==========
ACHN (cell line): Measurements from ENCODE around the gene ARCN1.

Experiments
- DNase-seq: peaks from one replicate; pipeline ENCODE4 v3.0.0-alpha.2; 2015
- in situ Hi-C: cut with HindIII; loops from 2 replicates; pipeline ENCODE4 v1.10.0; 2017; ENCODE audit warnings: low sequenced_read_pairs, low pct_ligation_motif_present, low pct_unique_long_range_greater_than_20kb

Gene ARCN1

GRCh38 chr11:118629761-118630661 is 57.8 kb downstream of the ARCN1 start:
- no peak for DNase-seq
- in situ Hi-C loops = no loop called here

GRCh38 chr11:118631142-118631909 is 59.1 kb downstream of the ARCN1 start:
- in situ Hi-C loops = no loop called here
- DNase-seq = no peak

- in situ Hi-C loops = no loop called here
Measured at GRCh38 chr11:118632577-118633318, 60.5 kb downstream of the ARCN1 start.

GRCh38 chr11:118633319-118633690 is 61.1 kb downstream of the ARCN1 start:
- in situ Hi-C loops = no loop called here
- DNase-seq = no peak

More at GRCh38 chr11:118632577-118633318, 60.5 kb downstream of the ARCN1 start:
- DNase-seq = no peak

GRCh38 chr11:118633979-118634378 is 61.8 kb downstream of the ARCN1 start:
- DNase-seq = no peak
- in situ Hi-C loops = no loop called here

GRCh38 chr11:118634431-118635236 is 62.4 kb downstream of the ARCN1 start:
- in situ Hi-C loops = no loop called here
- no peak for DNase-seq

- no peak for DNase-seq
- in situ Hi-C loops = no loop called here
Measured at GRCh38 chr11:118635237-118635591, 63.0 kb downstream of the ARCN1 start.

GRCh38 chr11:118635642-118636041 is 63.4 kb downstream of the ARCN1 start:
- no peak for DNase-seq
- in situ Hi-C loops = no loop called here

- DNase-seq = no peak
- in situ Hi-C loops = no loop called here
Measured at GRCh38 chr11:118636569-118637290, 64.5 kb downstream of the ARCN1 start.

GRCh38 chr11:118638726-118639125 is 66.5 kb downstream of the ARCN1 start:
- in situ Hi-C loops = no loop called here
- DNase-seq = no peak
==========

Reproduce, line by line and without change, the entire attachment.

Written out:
ACHN (cell line): Measurements from ENCODE around the gene ARCN1.

Experiments
- DNase-seq: peaks from one replicate; pipeline ENCODE4 v3.0.0-alpha.2; 2015
- in situ Hi-C: cut with HindIII; loops from 2 replicates; pipeline ENCODE4 v1.10.0; 2017; ENCODE audit warnings: low sequenced_read_pairs, low pct_ligation_motif_present, low pct_unique_long_range_greater_than_20kb

Gene ARCN1

GRCh38 chr11:118629761-118630661 is 57.8 kb downstream of the ARCN1 start:
- no peak for DNase-seq
- in situ Hi-C loops = no loop called here

GRCh38 chr11:118631142-118631909 is 59.1 kb downstream of the ARCN1 start:
- in situ Hi-C loops = no loop called here
- DNase-seq = no peak

- in situ Hi-C loops = no loop called here
Measured at GRCh38 chr11:118632577-118633318, 60.5 kb downstream of the ARCN1 start.

GRCh38 chr11:118633319-118633690 is 61.1 kb downstream of the ARCN1 start:
- in situ Hi-C loops = no loop called here
- DNase-seq = no peak

More at GRCh38 chr11:118632577-118633318, 60.5 kb downstream of the ARCN1 start:
- DNase-seq = no peak

GRCh38 chr11:118633979-118634378 is 61.8 kb downstream of the ARCN1 start:
- DNase-seq = no peak
- in situ Hi-C loops = no loop called here

GRCh38 chr11:118634431-118635236 is 62.4 kb downstream of the ARCN1 start:
- in situ Hi-C loops = no loop called here
- no peak for DNase-seq

- no peak for DNase-seq
- in situ Hi-C loops = no loop called here
Measured at GRCh38 chr11:118635237-118635591, 63.0 kb downstream of the ARCN1 start.

GRCh38 chr11:118635642-118636041 is 63.4 kb downstream of the ARCN1 start:
- no peak for DNase-seq
- in situ Hi-C loops = no loop called here

- DNase-seq = no peak
- in situ Hi-C loops = no loop called here
Measured at GRCh38 chr11:118636569-118637290, 64.5 kb downstream of the ARCN1 start.

GRCh38 chr11:118638726-118639125 is 66.5 kb downstream of the ARCN1 start:
- in situ Hi-C loops = no loop called here
- DNase-seq = no peak